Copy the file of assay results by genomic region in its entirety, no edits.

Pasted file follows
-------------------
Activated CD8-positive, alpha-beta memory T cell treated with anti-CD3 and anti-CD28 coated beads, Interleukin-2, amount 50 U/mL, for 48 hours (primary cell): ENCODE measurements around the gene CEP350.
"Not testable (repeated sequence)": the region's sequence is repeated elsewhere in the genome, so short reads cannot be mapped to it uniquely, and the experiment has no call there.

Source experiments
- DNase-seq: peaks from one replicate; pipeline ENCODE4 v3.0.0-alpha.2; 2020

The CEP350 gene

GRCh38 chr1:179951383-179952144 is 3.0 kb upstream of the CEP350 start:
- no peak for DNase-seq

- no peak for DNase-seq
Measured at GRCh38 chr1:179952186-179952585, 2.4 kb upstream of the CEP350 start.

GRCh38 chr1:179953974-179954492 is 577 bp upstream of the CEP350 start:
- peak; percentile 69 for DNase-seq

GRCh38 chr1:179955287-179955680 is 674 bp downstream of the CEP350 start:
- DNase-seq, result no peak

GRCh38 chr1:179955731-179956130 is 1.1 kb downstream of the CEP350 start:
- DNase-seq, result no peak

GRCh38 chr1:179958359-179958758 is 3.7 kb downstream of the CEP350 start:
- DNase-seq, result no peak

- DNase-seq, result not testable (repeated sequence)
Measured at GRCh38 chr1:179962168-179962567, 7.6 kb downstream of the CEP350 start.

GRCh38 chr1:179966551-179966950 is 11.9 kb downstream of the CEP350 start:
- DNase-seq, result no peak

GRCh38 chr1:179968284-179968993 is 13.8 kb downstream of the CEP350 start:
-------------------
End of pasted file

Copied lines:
Activated CD8-positive, alpha-beta memory T cell treated with anti-CD3 and anti-CD28 coated beads, Interleukin-2, amount 50 U/mL, for 48 hours (primary cell): ENCODE measurements around the gene CEP350.
"Not testable (repeated sequence)": the region's sequence is repeated elsewhere in the genome, so short reads cannot be mapped to it uniquely, and the experiment has no call there.

Source experiments
- DNase-seq: peaks from one replicate; pipeline ENCODE4 v3.0.0-alpha.2; 2020

The CEP350 gene

GRCh38 chr1:179951383-179952144 is 3.0 kb upstream of the CEP350 start:
- no peak for DNase-seq

- no peak for DNase-seq
Measured at GRCh38 chr1:179952186-179952585, 2.4 kb upstream of the CEP350 start.

GRCh38 chr1:179953974-179954492 is 577 bp upstream of the CEP350 start:
- peak; percentile 69 for DNase-seq

GRCh38 chr1:179955287-179955680 is 674 bp downstream of the CEP350 start:
- DNase-seq, result no peak

GRCh38 chr1:179955731-179956130 is 1.1 kb downstream of the CEP350 start:
- DNase-seq, result no peak

GRCh38 chr1:179958359-179958758 is 3.7 kb downstream of the CEP350 start:
- DNase-seq, result no peak

- DNase-seq, result not testable (repeated sequence)
Measured at GRCh38 chr1:179962168-179962567, 7.6 kb downstream of the CEP350 start.

GRCh38 chr1:179966551-179966950 is 11.9 kb downstream of the CEP350 start:
- DNase-seq, result no peak

GRCh38 chr1:179968284-179968993 is 13.8 kb downstream of the CEP350 start: